Discussion in 'English Only' started by Saklig, Jan 15, 2008.
What does the phrase "as well as" means? There is no contex.
Thanks for answering
"And also", "in addition to", as well as other meanings below
If there is no context, then there is no discernable meaning.
I have answered your question as well as I can. But it doesn't mean "in addition to" here.
The reason why I am asking is because I am trying to improve my sentence linkings. Furthermore, in my text there is a chart with different additions one can use in English. In accordance with the chart words like "moreover", "furthermore" and "as well as" can all be used as additions in English. For this reason I cannot give a "proper" contex, but I hope it helped.
Moreover and furthermore can certainly be used at the start of sentence to link it from the previous one. Additionally could also be used in the same way. As well as doesn't work as well, since it requires a noun or pronoun after it: "Bill is a twit. As well as that, he's an idiot." Grammatically, it works, but it certainly sounds strange. "As well as being an idiot, Bill is a bit of a twit" works much better, but there we're linking two phrases in one sentence.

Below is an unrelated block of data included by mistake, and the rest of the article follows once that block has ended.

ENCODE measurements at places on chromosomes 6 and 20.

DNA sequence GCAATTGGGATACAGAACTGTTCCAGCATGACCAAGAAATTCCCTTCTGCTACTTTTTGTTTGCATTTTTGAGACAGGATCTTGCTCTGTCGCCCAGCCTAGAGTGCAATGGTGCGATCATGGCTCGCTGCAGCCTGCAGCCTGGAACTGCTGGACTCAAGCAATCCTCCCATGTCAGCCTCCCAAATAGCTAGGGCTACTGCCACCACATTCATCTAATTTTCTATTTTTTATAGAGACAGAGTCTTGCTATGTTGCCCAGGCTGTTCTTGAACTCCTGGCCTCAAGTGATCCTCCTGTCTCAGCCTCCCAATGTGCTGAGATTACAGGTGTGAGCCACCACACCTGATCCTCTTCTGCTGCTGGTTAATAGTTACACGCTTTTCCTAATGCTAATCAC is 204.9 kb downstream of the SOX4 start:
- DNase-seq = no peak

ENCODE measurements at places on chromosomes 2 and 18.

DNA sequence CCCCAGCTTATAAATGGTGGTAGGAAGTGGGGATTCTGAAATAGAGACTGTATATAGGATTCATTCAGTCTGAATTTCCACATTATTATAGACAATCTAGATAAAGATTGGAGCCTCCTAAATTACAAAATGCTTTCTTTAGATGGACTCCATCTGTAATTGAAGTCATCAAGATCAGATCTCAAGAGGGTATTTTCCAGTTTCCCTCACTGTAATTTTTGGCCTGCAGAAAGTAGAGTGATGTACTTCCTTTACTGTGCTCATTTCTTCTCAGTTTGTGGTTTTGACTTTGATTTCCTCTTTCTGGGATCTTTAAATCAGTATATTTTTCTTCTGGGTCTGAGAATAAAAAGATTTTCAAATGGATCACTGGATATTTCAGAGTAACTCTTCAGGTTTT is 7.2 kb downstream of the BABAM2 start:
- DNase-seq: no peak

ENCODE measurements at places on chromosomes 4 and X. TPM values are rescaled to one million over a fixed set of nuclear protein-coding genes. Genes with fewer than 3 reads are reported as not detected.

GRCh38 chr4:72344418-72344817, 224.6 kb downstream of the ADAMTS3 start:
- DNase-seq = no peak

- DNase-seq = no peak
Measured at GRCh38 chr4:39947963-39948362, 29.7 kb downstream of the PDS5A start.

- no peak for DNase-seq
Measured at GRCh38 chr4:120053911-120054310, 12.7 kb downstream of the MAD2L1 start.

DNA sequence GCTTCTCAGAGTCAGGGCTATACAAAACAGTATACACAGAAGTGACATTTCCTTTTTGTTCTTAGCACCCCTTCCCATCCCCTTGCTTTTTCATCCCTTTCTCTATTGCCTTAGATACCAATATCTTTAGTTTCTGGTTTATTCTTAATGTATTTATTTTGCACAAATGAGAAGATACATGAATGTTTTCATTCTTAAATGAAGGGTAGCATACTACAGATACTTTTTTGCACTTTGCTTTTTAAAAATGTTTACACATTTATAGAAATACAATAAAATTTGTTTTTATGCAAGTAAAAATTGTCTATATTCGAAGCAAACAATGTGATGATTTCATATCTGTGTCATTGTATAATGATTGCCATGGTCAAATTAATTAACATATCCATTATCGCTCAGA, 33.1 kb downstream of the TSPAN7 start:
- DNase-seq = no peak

By the way, context is spelled with a "t" at the end. And what you have now provided (the information about the chart) is context, albeit in an unusual form. If you can tell us what is meant to be linked to what, that will help even more.
A good way to test out these linking words (from your list) is to type one into Google and see how real writers use them in real contexts ... if you are then puzzled by any of the variation you find you can ask us more about it,
Separate names with a comma.